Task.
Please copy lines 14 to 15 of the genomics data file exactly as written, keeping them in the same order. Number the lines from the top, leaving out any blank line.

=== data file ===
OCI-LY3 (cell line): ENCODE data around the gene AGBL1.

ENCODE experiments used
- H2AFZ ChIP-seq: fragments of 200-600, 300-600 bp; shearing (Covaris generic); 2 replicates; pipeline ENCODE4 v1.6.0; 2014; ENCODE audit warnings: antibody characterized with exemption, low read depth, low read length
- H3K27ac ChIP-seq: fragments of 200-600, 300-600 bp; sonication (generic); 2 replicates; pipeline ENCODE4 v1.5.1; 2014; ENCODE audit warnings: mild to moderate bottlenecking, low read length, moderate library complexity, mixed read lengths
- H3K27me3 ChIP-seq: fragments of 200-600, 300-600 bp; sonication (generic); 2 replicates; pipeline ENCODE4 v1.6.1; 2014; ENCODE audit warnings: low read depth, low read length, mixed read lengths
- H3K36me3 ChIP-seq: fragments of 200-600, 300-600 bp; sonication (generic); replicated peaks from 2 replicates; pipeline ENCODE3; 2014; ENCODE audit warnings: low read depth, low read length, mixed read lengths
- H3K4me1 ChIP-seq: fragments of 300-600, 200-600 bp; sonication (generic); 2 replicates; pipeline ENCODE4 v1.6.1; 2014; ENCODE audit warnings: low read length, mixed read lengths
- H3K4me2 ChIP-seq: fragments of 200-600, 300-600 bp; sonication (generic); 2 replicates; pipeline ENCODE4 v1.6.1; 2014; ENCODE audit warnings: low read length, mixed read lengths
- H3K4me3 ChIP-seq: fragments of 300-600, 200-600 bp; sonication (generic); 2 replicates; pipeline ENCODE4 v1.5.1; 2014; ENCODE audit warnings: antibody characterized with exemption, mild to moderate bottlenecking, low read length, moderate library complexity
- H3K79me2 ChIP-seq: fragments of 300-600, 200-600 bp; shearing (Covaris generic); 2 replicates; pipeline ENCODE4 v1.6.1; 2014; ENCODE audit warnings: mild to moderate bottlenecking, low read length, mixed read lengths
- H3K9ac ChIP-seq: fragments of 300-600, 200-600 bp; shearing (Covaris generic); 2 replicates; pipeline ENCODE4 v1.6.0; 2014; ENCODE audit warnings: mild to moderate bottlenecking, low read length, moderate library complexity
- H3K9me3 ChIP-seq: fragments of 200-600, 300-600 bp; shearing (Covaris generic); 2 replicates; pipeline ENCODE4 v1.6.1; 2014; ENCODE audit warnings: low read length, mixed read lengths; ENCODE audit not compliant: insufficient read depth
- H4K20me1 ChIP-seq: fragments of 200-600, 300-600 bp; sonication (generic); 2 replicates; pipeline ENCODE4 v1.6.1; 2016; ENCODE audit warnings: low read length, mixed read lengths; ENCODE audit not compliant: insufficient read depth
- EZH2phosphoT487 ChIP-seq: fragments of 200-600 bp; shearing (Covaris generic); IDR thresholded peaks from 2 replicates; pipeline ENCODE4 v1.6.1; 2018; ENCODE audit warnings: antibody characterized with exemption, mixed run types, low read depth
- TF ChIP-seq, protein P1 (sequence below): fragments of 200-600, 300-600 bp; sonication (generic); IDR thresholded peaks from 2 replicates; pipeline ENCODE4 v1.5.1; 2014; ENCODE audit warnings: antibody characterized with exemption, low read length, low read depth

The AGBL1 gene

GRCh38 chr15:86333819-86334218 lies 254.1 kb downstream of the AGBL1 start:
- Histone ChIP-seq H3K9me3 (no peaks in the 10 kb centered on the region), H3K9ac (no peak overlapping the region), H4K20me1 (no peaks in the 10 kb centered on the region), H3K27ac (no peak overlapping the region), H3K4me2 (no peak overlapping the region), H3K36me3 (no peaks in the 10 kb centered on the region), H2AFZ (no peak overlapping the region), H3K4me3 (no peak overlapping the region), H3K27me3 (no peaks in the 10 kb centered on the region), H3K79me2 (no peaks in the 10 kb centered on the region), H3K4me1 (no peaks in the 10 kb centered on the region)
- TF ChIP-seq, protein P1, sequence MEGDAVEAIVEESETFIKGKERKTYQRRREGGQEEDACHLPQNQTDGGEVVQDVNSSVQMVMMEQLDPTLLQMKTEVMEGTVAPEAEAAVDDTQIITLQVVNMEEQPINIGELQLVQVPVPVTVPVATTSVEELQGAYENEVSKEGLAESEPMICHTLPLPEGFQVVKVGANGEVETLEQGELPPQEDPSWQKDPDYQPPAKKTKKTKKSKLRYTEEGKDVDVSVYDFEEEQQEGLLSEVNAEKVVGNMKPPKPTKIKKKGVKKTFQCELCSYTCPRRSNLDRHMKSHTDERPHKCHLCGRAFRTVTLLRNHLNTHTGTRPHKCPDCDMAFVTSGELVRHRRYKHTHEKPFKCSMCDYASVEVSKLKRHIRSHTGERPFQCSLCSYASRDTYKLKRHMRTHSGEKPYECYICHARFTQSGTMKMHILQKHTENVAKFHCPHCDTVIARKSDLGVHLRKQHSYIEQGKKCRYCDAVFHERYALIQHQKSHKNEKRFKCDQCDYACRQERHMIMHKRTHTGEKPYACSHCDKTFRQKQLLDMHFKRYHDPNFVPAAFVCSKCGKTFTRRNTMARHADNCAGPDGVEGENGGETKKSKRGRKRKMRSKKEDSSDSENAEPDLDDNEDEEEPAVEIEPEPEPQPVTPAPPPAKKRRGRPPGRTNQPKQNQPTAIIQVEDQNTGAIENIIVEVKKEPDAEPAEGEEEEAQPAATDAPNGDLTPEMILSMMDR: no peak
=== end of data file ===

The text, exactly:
- EZH2phosphoT487 ChIP-seq: fragments of 200-600 bp; shearing (Covaris generic); IDR thresholded peaks from 2 replicates; pipeline ENCODE4 v1.6.1; 2018; ENCODE audit warnings: antibody characterized with exemption, mixed run types, low read depth
- TF ChIP-seq, protein P1 (sequence below): fragments of 200-600, 300-600 bp; sonication (generic); IDR thresholded peaks from 2 replicates; pipeline ENCODE4 v1.5.1; 2014; ENCODE audit warnings: antibody characterized with exemption, low read length, low read depth